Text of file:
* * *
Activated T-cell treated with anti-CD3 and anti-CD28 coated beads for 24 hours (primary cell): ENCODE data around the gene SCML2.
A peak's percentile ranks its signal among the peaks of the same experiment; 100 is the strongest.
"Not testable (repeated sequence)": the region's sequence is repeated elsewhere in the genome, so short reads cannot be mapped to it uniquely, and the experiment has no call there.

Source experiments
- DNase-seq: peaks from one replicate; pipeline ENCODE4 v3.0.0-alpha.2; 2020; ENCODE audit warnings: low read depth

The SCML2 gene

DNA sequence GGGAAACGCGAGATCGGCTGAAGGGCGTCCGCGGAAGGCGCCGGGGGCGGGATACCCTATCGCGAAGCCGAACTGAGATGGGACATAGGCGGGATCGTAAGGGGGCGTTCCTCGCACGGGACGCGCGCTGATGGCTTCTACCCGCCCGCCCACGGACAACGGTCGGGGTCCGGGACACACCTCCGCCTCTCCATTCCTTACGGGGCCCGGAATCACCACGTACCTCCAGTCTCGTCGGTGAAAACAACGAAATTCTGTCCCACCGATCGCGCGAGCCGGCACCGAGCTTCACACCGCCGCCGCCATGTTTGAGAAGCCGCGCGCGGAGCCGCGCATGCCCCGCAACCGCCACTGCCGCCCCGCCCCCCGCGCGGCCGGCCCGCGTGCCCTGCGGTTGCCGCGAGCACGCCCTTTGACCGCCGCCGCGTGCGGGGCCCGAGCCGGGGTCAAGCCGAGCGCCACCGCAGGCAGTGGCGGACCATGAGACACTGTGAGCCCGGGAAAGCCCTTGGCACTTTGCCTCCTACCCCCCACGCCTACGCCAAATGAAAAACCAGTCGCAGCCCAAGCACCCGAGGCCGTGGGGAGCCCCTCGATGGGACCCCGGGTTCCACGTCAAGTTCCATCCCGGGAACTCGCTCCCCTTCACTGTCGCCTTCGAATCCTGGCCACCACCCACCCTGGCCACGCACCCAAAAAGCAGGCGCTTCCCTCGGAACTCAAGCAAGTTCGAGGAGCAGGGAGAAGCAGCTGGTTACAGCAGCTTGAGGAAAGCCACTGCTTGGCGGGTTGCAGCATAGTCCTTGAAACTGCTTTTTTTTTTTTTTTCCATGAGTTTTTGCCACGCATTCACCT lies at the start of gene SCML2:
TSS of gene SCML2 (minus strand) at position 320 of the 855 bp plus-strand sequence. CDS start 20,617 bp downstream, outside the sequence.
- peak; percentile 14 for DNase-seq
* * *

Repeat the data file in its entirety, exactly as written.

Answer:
Activated T-cell treated with anti-CD3 and anti-CD28 coated beads for 24 hours (primary cell): ENCODE data around the gene SCML2.
A peak's percentile ranks its signal among the peaks of the same experiment; 100 is the strongest.
"Not testable (repeated sequence)": the region's sequence is repeated elsewhere in the genome, so short reads cannot be mapped to it uniquely, and the experiment has no call there.

Source experiments
- DNase-seq: peaks from one replicate; pipeline ENCODE4 v3.0.0-alpha.2; 2020; ENCODE audit warnings: low read depth

The SCML2 gene

DNA sequence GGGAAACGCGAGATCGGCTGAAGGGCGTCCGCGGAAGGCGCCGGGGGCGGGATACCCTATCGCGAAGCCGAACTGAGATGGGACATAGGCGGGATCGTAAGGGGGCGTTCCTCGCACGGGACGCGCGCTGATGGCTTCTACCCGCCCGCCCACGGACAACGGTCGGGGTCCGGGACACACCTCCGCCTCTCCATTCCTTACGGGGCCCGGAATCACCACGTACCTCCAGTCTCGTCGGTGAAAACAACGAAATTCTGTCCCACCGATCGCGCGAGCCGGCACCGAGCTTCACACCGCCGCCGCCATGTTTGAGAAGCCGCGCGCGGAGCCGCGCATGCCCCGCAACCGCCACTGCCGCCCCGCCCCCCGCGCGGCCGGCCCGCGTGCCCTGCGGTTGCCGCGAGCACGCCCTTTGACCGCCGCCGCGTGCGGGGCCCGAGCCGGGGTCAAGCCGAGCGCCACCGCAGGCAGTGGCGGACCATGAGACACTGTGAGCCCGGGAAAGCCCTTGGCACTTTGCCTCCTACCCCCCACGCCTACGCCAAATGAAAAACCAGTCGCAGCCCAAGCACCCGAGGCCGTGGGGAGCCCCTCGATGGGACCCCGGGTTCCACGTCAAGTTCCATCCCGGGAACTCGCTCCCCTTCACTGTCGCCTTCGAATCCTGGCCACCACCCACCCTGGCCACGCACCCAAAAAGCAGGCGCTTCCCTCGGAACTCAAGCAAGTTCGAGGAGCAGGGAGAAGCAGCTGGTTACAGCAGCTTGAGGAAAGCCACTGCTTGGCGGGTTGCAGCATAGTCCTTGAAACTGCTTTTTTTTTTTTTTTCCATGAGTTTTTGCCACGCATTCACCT lies at the start of gene SCML2:
TSS of gene SCML2 (minus strand) at position 320 of the 855 bp plus-strand sequence. CDS start 20,617 bp downstream, outside the sequence.
- peak; percentile 14 for DNase-seq